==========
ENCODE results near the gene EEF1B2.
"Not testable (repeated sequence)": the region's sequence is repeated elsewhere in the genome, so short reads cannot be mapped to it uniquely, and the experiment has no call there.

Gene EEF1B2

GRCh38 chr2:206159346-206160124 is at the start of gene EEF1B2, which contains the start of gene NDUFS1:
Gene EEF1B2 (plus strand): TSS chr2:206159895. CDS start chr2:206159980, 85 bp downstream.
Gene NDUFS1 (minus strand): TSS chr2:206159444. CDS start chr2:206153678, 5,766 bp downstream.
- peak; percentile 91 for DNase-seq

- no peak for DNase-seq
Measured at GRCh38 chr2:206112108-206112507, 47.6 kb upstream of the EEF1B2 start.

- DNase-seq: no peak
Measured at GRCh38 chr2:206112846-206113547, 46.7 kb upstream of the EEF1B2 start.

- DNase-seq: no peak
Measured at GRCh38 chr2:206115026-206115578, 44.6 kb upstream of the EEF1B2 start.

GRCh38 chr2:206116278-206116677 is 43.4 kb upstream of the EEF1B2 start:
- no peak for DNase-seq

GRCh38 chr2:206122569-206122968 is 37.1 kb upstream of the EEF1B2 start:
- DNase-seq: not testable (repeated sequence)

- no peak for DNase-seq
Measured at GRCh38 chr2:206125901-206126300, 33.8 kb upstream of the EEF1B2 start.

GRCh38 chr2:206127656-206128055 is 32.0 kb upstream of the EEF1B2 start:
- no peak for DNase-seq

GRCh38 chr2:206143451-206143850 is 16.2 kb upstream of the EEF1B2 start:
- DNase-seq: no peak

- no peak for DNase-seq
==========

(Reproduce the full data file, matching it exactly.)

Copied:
ENCODE results near the gene EEF1B2.
"Not testable (repeated sequence)": the region's sequence is repeated elsewhere in the genome, so short reads cannot be mapped to it uniquely, and the experiment has no call there.

Gene EEF1B2

GRCh38 chr2:206159346-206160124 is at the start of gene EEF1B2, which contains the start of gene NDUFS1:
Gene EEF1B2 (plus strand): TSS chr2:206159895. CDS start chr2:206159980, 85 bp downstream.
Gene NDUFS1 (minus strand): TSS chr2:206159444. CDS start chr2:206153678, 5,766 bp downstream.
- peak; percentile 91 for DNase-seq

- no peak for DNase-seq
Measured at GRCh38 chr2:206112108-206112507, 47.6 kb upstream of the EEF1B2 start.

- DNase-seq: no peak
Measured at GRCh38 chr2:206112846-206113547, 46.7 kb upstream of the EEF1B2 start.

- DNase-seq: no peak
Measured at GRCh38 chr2:206115026-206115578, 44.6 kb upstream of the EEF1B2 start.

GRCh38 chr2:206116278-206116677 is 43.4 kb upstream of the EEF1B2 start:
- no peak for DNase-seq

GRCh38 chr2:206122569-206122968 is 37.1 kb upstream of the EEF1B2 start:
- DNase-seq: not testable (repeated sequence)

- no peak for DNase-seq
Measured at GRCh38 chr2:206125901-206126300, 33.8 kb upstream of the EEF1B2 start.

GRCh38 chr2:206127656-206128055 is 32.0 kb upstream of the EEF1B2 start:
- no peak for DNase-seq

GRCh38 chr2:206143451-206143850 is 16.2 kb upstream of the EEF1B2 start:
- DNase-seq: no peak

- no peak for DNase-seq